Plug-in packs high-quality filters to slice, dice images

Plug-in packs high-quality filters to slice, dice images

By William M. Frazier
Special to GCN

When I saw that the Kai's Power Tools plug-in package had leapfrogged to Version 5 over a nonexistent Version 4, I wondered why.

It turned out that MetaCreations simply synchronized it with the 5.0 version numbers of Adobe Photoshop and MetaCreations' Fractal Painter. No one who uses Photoshop should be without Kai's Power Tools. Its variety of high-quality filters is unmatched.

Although you must specify the plug-in directory of the host application to install Kai's Power Tools, the rest is easy. If you plan to use it with Photoshop, install it right in the Photoshop/Plug-Ins directory.

The resource requirements'a fairly fast processor and 64M of RAM'are not unreasonable considering the heavy-duty company this package keeps.

On a 200-MHz Pentium Pro with 48M of RAM, I found performance acceptable for simple drawings, although it took time to load the various filters. A Pentium II would improve performance, and the more memory the better.

The previous version's user guide was not platform-specific. This time around, there is no printed documentation at all except for an eight-page reference card. But the online documentation has excellent Adobe Portable Document Format files. Call up the documentation for a specific filter by pressing the F1 key, or open the entire guide with Acrobat Reader.

Technical support is free to registered users via the Web, telephone and e-mail. I needed help three times. Once I found the answer among the Web site's frequently asked questions. The other times I sent e-mail and received a reply the next morning. In both instances, it was right on the mark.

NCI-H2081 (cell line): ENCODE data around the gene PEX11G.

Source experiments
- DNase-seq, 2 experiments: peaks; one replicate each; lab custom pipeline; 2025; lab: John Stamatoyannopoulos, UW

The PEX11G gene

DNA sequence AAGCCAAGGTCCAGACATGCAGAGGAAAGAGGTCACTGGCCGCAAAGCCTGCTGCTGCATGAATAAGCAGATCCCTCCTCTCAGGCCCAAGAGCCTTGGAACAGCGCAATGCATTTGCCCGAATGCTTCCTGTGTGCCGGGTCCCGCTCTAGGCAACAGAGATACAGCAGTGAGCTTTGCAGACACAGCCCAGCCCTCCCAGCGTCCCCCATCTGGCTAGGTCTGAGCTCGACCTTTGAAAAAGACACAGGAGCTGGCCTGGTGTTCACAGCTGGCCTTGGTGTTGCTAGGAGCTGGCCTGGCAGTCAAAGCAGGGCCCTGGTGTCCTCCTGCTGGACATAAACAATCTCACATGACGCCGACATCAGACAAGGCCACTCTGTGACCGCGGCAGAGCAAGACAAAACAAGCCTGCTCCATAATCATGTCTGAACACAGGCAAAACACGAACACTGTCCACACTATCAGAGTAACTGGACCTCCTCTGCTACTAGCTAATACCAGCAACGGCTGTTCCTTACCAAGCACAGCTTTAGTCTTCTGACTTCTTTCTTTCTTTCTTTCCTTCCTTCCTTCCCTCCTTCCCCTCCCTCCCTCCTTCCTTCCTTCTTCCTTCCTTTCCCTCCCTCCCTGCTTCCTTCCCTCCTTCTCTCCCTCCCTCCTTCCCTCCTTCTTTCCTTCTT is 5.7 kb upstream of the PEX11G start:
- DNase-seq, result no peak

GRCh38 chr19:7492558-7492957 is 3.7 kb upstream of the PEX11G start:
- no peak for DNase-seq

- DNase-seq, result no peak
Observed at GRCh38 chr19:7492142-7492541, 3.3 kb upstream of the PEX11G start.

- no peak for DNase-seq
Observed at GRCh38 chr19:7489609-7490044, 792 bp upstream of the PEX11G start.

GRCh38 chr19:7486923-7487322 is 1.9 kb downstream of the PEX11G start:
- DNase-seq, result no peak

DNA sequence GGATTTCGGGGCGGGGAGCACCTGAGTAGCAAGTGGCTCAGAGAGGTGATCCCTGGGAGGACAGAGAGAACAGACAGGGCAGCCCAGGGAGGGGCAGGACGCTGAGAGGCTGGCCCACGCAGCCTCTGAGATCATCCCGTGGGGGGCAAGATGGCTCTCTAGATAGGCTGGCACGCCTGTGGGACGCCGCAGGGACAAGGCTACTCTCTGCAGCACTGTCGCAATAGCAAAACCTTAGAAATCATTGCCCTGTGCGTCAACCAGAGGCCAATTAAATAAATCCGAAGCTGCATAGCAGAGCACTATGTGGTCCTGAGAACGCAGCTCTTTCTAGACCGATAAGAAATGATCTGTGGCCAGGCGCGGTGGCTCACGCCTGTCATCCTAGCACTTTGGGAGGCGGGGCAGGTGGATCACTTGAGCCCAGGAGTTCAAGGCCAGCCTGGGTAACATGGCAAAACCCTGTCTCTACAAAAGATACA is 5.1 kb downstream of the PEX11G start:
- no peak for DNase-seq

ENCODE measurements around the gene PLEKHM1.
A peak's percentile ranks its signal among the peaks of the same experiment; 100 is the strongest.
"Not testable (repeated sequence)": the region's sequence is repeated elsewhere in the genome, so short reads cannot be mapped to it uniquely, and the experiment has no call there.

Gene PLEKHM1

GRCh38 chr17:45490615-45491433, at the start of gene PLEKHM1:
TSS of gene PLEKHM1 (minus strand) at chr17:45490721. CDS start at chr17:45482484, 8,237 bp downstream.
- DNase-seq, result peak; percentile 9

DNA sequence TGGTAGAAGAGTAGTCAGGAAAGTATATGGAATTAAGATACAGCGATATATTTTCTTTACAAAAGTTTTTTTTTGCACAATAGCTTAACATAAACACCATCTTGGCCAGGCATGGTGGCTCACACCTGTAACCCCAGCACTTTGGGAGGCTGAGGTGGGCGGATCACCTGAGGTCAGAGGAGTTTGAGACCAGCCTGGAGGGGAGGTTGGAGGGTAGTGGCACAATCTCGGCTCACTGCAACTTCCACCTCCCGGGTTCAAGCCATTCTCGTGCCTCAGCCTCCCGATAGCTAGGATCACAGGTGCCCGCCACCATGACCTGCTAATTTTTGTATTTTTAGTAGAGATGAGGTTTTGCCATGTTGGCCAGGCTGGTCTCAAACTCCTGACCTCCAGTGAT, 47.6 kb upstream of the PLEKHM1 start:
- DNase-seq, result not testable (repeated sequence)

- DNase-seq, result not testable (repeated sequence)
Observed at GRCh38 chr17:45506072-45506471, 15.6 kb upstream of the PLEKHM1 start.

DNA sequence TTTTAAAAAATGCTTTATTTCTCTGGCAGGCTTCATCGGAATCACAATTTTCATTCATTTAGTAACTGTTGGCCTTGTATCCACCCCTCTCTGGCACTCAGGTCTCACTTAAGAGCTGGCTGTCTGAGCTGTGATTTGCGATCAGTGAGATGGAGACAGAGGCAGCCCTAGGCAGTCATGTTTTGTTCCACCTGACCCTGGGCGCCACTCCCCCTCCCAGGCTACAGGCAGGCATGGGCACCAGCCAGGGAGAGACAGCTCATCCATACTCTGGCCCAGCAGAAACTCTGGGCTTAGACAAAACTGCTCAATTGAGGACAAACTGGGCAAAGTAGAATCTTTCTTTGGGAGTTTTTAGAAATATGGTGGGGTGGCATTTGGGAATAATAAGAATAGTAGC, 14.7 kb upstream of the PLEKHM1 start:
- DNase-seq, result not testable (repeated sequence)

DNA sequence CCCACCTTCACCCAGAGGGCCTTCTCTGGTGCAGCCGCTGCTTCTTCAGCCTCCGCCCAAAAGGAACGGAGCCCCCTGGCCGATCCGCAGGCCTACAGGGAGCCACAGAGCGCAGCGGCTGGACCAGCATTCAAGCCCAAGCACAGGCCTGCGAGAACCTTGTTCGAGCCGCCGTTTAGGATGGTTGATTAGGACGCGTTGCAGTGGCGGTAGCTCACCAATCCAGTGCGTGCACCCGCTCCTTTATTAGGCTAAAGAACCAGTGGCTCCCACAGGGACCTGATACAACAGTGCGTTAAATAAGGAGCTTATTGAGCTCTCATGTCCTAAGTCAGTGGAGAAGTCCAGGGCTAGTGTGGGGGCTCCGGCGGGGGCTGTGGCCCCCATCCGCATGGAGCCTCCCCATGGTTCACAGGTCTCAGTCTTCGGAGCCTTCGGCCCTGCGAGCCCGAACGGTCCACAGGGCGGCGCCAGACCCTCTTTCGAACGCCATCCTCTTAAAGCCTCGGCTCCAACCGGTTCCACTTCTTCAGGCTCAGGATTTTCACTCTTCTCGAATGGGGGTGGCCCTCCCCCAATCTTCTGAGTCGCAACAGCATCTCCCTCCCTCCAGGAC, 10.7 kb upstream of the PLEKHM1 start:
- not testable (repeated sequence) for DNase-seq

Version 5 introduces 10 new filters that complement those in Version 3. They are Blurrr, Noise, RadWarp, Smoothie, FiberOptix, Orb-It, ShapeShifter and three fractal filters.

If Version 5 is your first copy of Kai's Power Tools, all the earlier filters from Version 3 are included on the CD-ROM. The user interface will seem different from anything you've ever experienced, but the new filters are consistent and easy to learn.

My favorite, ShapeShifter, is worth the full price of the package. It is perfect for making Web page buttons and complex text effects. ShapeShifter starts by beveling a mask in a 3-D effect.

You can add a bump map, apply 3-D lighting, and add glow and shadows. You can create environmental mapping to project a pattern in the shape's reflections. Finally, you can add a top mask for an embossed look.

Fitting forms

ShapeShifter has seven panels to control its effects and a variable-size preview window. Although the control panels perform different functions, they have a consistent design and operation. New panel slider controls adjust in one-tenth-pixel increments. As you adjust the control panels, the preview window updates in real time, showing how final results will look.

My next favorite filter is the FraxPlorer. First, select one of three basic fractal types'Mandelbrot, Mandelcube or Newtonbrot'from the Universe Mapper control panel.

After selecting the base fractal, you can select three variations in the lower portion of the Universe Mapper. VCR-like buttons at the bottom of the window adjust the speed and direction of zooming and panning. There are controls for rotation, color cycling and level of detail.

The Frax Style panel provides 11 coloring models you can apply to a fractal. What sets FraxPlorer apart from other fractal tools is its nearly infinite ability to zoom at high speed.

I did encounter one case where the user interface did not work properly. The FiberOptix filter has a Mask Control Panel where you would expect to load a mask by clicking on the mask window, as in the other control panels. The tutorial even shows this method of loading a mask.

It doesn't work. When I checked the Web site, I learned that the only way to load a mask is to make a selection in Photoshop before choosing the FiberOptix filter.

William M. Frazier, a PC hobbyist, is the postmaster of Taholah, Wash.

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